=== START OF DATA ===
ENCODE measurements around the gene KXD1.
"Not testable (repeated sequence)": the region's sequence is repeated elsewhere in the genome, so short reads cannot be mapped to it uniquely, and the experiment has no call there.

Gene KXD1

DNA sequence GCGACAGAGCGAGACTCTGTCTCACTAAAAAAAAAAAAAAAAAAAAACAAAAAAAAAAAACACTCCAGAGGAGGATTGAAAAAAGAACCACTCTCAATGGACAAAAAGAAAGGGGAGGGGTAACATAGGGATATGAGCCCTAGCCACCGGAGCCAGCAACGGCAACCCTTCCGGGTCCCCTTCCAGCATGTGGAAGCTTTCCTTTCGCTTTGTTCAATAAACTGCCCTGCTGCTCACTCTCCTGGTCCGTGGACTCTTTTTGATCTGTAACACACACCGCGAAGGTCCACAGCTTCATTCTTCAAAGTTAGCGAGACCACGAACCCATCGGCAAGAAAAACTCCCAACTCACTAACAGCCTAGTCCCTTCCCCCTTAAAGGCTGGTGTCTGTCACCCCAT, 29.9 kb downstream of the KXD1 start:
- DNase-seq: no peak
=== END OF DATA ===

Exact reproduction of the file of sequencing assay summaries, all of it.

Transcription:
ENCODE measurements around the gene KXD1.
"Not testable (repeated sequence)": the region's sequence is repeated elsewhere in the genome, so short reads cannot be mapped to it uniquely, and the experiment has no call there.

Gene KXD1

DNA sequence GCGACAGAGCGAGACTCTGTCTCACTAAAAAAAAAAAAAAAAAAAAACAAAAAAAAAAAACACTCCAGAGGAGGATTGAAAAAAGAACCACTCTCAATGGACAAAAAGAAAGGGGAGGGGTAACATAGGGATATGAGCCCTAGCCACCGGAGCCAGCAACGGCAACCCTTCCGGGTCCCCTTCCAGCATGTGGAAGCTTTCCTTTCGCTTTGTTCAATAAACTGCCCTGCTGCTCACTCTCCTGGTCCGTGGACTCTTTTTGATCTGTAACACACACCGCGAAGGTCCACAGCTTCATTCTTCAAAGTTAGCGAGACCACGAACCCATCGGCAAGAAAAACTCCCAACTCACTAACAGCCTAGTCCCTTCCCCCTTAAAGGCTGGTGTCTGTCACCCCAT, 29.9 kb downstream of the KXD1 start:
- DNase-seq: no peak